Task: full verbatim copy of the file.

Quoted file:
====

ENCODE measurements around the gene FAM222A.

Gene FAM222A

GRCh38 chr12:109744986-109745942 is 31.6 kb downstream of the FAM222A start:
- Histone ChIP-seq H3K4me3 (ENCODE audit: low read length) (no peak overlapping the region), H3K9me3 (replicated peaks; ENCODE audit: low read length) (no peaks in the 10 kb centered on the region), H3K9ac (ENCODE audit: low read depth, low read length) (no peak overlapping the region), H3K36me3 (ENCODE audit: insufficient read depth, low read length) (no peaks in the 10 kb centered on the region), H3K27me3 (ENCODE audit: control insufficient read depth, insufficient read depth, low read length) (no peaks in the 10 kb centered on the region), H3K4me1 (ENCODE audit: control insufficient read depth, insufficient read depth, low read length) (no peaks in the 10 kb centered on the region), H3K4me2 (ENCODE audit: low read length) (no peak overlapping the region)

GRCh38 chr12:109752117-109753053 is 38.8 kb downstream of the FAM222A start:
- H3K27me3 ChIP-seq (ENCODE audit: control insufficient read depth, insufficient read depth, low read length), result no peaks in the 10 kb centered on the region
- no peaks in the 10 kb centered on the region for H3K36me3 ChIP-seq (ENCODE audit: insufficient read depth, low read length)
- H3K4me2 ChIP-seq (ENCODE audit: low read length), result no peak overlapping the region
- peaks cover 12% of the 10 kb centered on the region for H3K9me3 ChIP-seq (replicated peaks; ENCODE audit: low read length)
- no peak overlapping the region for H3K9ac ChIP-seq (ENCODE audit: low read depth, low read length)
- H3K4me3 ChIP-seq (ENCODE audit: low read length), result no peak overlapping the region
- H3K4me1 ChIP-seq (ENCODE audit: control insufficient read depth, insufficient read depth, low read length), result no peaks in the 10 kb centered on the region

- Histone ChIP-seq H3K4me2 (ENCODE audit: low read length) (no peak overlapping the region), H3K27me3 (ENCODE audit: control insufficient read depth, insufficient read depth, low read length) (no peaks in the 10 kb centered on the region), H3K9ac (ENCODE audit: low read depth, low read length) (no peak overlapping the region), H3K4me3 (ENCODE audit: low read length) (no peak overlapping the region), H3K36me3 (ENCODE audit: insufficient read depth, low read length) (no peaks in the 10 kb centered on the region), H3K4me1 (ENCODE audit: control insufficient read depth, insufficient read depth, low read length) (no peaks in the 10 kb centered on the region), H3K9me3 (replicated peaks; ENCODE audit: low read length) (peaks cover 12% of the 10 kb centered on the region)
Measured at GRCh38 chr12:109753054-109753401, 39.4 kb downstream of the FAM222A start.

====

ENCODE measurements around the gene FAM222A.

Gene FAM222A

GRCh38 chr12:109744986-109745942 is 31.6 kb downstream of the FAM222A start:
- Histone ChIP-seq H3K4me3 (ENCODE audit: low read length) (no peak overlapping the region), H3K9me3 (replicated peaks; ENCODE audit: low read length) (no peaks in the 10 kb centered on the region), H3K9ac (ENCODE audit: low read depth, low read length) (no peak overlapping the region), H3K36me3 (ENCODE audit: insufficient read depth, low read length) (no peaks in the 10 kb centered on the region), H3K27me3 (ENCODE audit: control insufficient read depth, insufficient read depth, low read length) (no peaks in the 10 kb centered on the region), H3K4me1 (ENCODE audit: control insufficient read depth, insufficient read depth, low read length) (no peaks in the 10 kb centered on the region), H3K4me2 (ENCODE audit: low read length) (no peak overlapping the region)

GRCh38 chr12:109752117-109753053 is 38.8 kb downstream of the FAM222A start:
- H3K27me3 ChIP-seq (ENCODE audit: control insufficient read depth, insufficient read depth, low read length), result no peaks in the 10 kb centered on the region
- no peaks in the 10 kb centered on the region for H3K36me3 ChIP-seq (ENCODE audit: insufficient read depth, low read length)
- H3K4me2 ChIP-seq (ENCODE audit: low read length), result no peak overlapping the region
- peaks cover 12% of the 10 kb centered on the region for H3K9me3 ChIP-seq (replicated peaks; ENCODE audit: low read length)
- no peak overlapping the region for H3K9ac ChIP-seq (ENCODE audit: low read depth, low read length)
- H3K4me3 ChIP-seq (ENCODE audit: low read length), result no peak overlapping the region
- H3K4me1 ChIP-seq (ENCODE audit: control insufficient read depth, insufficient read depth, low read length), result no peaks in the 10 kb centered on the region

- Histone ChIP-seq H3K4me2 (ENCODE audit: low read length) (no peak overlapping the region), H3K27me3 (ENCODE audit: control insufficient read depth, insufficient read depth, low read length) (no peaks in the 10 kb centered on the region), H3K9ac (ENCODE audit: low read depth, low read length) (no peak overlapping the region), H3K4me3 (ENCODE audit: low read length) (no peak overlapping the region), H3K36me3 (ENCODE audit: insufficient read depth, low read length) (no peaks in the 10 kb centered on the region), H3K4me1 (ENCODE audit: control insufficient read depth, insufficient read depth, low read length) (no peaks in the 10 kb centered on the region), H3K9me3 (replicated peaks; ENCODE audit: low read length) (peaks cover 12% of the 10 kb centered on the region)
Measured at GRCh38 chr12:109753054-109753401, 39.4 kb downstream of the FAM222A start.